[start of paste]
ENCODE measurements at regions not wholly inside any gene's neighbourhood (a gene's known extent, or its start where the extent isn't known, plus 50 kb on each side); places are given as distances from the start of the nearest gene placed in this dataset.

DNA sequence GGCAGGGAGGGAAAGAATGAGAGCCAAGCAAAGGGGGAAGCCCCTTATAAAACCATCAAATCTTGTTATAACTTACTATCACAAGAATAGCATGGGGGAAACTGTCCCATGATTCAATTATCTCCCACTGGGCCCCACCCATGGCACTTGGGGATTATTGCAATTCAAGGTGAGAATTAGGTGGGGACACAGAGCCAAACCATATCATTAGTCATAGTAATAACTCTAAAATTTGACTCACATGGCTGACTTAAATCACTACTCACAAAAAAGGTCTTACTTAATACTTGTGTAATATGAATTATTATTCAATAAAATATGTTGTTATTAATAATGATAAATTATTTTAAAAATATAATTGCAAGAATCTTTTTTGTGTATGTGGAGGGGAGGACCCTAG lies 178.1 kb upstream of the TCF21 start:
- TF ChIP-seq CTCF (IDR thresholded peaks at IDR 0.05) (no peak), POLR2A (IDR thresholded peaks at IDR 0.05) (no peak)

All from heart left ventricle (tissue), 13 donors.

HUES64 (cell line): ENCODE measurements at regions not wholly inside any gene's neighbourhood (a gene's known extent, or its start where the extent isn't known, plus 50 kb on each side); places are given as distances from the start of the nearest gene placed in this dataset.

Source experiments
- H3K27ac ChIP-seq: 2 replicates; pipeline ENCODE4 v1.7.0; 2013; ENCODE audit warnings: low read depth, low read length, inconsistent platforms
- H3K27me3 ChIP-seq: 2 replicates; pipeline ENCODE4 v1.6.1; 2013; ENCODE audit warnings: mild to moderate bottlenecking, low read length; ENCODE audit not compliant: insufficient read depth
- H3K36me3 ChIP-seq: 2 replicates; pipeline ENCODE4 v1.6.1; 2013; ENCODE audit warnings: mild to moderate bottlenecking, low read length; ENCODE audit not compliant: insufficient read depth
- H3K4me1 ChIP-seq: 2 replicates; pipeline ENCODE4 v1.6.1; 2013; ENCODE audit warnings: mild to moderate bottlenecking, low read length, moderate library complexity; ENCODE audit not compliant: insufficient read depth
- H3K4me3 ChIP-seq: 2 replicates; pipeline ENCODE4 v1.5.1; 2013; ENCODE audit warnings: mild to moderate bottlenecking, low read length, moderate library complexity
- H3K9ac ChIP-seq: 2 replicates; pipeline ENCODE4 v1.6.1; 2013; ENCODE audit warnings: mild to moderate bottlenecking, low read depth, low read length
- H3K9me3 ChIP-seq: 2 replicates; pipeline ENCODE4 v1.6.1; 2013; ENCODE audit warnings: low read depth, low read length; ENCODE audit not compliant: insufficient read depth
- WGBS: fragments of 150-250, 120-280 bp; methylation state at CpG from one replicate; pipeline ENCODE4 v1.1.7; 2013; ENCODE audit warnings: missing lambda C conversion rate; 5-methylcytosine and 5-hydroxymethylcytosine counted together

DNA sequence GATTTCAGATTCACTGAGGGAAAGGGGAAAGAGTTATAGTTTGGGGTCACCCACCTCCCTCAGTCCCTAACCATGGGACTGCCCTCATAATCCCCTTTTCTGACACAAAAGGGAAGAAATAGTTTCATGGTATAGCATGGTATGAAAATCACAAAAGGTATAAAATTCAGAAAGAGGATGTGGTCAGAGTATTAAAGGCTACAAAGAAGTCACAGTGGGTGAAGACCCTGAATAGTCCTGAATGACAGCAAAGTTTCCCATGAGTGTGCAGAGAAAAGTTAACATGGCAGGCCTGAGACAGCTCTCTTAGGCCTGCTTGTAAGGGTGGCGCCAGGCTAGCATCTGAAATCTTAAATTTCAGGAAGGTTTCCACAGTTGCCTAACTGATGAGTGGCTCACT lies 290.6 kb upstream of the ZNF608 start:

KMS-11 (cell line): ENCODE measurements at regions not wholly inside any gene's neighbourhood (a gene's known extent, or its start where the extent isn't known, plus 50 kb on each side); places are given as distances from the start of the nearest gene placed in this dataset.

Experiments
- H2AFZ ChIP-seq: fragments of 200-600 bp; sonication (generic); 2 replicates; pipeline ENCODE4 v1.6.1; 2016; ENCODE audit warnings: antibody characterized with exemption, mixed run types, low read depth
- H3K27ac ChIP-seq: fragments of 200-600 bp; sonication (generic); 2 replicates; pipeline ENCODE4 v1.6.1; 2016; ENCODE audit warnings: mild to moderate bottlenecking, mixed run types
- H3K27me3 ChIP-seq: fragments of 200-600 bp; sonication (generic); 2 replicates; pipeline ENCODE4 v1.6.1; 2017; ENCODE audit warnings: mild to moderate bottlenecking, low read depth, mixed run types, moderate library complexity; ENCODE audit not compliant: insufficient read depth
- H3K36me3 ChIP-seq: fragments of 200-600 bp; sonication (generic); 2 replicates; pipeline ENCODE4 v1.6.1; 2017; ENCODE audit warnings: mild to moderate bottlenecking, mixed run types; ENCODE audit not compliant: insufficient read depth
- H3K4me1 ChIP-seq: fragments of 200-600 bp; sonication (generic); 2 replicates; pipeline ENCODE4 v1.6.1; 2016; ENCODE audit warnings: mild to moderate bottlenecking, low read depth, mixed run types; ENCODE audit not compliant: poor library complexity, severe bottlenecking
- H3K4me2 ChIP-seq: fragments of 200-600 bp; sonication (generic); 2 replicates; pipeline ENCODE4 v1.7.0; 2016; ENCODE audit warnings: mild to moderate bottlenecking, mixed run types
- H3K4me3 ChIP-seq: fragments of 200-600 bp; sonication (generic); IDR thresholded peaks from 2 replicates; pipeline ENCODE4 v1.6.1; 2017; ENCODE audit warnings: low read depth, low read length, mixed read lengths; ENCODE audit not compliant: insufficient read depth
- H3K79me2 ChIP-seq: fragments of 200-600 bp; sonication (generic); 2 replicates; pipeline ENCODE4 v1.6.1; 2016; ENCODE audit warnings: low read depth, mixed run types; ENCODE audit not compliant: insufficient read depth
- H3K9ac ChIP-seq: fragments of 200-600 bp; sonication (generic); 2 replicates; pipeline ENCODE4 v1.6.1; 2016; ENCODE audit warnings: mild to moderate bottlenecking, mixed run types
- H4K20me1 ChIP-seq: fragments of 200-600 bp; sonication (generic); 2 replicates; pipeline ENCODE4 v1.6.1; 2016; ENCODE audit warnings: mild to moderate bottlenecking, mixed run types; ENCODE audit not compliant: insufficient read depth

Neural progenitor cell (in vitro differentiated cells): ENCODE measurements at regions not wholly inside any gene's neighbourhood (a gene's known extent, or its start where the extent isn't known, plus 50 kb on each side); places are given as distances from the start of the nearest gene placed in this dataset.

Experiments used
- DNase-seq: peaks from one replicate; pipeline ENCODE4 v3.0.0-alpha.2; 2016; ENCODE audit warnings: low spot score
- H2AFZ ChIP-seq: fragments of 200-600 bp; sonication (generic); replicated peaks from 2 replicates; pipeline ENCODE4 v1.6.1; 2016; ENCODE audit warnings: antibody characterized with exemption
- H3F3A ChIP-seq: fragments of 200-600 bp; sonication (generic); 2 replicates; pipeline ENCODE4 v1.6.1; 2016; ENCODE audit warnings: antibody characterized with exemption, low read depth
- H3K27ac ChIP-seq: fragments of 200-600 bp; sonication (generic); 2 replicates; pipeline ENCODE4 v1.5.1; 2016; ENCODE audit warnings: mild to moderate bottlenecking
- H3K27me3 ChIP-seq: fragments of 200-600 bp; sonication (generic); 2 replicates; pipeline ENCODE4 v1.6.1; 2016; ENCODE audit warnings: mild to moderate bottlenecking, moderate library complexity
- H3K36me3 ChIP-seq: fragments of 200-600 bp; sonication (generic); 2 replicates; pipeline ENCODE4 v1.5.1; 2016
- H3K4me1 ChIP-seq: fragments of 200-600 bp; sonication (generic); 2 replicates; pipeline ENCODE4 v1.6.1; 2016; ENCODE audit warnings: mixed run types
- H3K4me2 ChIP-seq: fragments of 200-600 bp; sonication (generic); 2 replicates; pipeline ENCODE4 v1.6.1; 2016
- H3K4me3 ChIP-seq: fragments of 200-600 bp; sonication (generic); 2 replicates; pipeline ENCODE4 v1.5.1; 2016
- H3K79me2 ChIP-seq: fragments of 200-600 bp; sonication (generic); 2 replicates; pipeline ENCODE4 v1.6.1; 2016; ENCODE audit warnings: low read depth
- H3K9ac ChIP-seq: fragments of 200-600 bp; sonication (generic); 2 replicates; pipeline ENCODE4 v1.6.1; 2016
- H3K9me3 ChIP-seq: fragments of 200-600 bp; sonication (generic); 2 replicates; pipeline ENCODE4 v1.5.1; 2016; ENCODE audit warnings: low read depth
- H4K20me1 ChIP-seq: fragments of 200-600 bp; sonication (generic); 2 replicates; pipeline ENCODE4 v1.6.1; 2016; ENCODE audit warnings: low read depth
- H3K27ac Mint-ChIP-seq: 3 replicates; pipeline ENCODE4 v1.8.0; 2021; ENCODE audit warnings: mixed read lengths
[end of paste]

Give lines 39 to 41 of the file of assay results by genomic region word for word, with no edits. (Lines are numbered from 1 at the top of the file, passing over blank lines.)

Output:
- H3K79me2 ChIP-seq: fragments of 200-600 bp; sonication (generic); 2 replicates; pipeline ENCODE4 v1.6.1; 2016; ENCODE audit warnings: low read depth
- H3K9ac ChIP-seq: fragments of 200-600 bp; sonication (generic); 2 replicates; pipeline ENCODE4 v1.6.1; 2016
- H3K9me3 ChIP-seq: fragments of 200-600 bp; sonication (generic); 2 replicates; pipeline ENCODE4 v1.5.1; 2016; ENCODE audit warnings: low read depth